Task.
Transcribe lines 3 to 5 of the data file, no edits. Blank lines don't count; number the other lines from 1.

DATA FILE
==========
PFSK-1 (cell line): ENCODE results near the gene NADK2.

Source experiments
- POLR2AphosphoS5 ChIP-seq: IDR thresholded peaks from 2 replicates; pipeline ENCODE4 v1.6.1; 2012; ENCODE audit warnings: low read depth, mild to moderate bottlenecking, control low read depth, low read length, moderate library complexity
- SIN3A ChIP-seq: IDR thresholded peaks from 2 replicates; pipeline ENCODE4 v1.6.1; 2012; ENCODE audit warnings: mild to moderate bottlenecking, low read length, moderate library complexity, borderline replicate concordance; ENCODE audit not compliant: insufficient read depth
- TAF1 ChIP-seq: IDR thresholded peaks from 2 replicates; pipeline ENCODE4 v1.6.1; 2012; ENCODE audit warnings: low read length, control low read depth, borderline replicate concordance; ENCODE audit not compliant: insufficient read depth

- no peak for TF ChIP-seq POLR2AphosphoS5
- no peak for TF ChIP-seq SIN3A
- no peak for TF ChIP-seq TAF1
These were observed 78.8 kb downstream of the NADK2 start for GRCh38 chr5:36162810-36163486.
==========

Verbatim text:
- POLR2AphosphoS5 ChIP-seq: IDR thresholded peaks from 2 replicates; pipeline ENCODE4 v1.6.1; 2012; ENCODE audit warnings: low read depth, mild to moderate bottlenecking, control low read depth, low read length, moderate library complexity
- SIN3A ChIP-seq: IDR thresholded peaks from 2 replicates; pipeline ENCODE4 v1.6.1; 2012; ENCODE audit warnings: mild to moderate bottlenecking, low read length, moderate library complexity, borderline replicate concordance; ENCODE audit not compliant: insufficient read depth
- TAF1 ChIP-seq: IDR thresholded peaks from 2 replicates; pipeline ENCODE4 v1.6.1; 2012; ENCODE audit warnings: low read length, control low read depth, borderline replicate concordance; ENCODE audit not compliant: insufficient read depth